Two remarks by two eminent economists uniquely characterise India. Amartya Sen remarked that ‘India is pockets of California in the middle of sub-Saharan Africa’. Joan Robinson had said that ‘whatever you can rightly say about India, the opposite is also true.’ These compelling comments force us to think about economics from a more holistic perspective.
Despite a progressive Constitution and several landmark laws, India continues to be buttressed by various shades and dimensions of inequality. The four pillars of democracy – executive, legislature, judiciary, media – play an inescapable role in our daily lives as social, economic and political agents. The world at large, and India in particular, are at a critical juncture where the role and accountability of the State are undergoing complex changes.
While institutions and their norms provide a concrete structure to the State’s vision and action, the Constitution provides rights and legal safegaurds to individuals. This interplay between the State and citzens mediated through institutions and the four pillars of democracy provide a critical basis to understand fundamental questions about an individual’s power in society.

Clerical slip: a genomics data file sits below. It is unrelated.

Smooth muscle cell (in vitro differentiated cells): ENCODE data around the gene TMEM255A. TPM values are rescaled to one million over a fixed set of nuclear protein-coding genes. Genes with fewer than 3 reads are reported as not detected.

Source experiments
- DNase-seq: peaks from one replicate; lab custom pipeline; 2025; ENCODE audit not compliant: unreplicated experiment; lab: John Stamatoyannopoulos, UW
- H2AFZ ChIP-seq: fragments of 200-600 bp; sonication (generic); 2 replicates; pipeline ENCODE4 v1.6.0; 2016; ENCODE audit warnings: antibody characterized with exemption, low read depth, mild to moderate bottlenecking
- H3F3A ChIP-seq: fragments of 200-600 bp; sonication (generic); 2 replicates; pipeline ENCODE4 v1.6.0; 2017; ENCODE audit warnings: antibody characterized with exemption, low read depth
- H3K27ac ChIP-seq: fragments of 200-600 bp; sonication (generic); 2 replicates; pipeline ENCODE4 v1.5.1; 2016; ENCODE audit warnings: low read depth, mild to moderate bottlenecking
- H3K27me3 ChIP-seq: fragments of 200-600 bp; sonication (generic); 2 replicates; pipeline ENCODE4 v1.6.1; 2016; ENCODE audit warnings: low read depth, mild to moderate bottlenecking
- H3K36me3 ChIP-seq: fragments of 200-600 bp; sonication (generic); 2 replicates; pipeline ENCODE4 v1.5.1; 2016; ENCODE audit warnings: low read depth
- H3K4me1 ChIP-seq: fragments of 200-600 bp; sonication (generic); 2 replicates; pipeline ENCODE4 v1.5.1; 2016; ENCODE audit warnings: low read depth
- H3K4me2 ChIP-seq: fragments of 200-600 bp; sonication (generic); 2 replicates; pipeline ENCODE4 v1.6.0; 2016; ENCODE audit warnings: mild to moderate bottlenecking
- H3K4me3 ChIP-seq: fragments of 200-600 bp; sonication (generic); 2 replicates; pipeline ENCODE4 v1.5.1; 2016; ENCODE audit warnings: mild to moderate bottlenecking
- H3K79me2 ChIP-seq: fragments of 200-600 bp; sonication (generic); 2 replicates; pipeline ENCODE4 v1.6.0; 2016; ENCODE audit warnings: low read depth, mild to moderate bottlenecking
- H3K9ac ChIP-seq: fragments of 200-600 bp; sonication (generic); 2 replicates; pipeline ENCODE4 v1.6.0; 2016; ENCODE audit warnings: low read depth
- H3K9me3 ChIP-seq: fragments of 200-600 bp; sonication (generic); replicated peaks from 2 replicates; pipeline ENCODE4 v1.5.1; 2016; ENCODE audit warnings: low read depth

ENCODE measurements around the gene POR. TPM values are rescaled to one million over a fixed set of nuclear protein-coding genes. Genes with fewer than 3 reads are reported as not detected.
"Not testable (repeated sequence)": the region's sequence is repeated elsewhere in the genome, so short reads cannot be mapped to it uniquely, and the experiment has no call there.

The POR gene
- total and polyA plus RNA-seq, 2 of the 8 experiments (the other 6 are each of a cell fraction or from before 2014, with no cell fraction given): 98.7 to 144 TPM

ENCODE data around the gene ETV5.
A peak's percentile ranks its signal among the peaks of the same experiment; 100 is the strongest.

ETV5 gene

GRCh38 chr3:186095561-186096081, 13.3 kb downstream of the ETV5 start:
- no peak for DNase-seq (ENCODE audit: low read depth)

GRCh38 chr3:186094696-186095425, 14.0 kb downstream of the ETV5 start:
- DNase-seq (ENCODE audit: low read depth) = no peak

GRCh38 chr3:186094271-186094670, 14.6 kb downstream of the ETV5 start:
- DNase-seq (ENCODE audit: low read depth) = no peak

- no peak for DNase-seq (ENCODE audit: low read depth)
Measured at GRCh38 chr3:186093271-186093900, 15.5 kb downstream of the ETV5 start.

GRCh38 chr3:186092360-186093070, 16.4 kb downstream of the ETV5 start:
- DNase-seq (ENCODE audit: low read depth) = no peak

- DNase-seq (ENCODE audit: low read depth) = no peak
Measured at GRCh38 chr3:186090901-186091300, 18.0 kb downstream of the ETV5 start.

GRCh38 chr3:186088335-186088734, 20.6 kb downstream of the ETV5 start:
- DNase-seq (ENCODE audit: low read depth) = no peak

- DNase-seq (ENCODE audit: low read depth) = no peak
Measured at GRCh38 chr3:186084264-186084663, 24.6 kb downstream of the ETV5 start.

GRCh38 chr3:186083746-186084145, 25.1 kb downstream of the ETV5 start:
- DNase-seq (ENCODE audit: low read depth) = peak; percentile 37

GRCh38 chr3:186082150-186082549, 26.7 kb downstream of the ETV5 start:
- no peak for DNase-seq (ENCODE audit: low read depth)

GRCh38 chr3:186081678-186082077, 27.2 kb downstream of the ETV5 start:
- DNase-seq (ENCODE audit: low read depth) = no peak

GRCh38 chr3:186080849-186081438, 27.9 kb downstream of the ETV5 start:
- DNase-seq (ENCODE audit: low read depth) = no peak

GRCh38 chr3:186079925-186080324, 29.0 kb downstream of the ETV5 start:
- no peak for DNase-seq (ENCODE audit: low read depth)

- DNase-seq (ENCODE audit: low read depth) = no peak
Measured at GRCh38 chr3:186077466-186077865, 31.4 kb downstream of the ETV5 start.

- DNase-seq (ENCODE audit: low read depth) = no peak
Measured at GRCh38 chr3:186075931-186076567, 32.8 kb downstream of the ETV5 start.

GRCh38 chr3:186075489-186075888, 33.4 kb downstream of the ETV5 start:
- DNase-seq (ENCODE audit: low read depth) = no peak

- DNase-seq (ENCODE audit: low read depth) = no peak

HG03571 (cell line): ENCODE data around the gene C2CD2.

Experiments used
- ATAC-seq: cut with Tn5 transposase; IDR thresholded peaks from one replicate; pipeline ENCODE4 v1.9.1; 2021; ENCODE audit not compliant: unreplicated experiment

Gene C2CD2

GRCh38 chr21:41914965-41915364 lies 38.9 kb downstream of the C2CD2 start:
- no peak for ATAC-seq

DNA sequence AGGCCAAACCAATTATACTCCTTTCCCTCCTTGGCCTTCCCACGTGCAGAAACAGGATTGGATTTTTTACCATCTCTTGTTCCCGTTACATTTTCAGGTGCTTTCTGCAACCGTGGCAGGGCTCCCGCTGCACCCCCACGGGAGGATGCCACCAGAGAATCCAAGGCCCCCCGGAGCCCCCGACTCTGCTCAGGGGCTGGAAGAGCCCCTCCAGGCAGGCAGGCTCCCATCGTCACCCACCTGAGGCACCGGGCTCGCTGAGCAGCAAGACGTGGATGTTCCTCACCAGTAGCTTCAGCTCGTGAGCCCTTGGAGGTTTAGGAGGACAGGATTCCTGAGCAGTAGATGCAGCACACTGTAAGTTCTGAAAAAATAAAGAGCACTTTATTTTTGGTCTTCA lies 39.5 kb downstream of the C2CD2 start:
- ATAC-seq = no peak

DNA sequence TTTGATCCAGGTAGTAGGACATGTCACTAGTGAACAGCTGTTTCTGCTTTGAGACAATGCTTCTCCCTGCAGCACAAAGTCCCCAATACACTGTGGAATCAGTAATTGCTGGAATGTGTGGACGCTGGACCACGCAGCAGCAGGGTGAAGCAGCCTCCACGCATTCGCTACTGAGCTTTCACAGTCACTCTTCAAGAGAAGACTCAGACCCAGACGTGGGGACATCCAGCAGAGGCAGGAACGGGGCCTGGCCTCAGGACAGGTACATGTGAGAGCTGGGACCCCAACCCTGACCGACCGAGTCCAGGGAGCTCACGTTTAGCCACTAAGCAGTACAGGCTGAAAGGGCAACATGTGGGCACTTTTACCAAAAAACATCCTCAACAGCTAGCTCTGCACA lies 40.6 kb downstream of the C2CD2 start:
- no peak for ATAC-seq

By placing the Constitution of India at the centre, this course tries to look at some aspects of democratic institutions. We look at the early years of nation-building throough institutions such as the judiciary, planning commission, and the election commission. It then takes a critical look at how the Constitution and the State have played out in the margins. Finally, we look at some landmark Court judgements and through the lens of the Right to Food, we analyse how the four pillars of democracy have fared. The Right to Food is a great example as it combines sound economic wisdom along with various social and poltical objectives enshrined in the Constitution of India.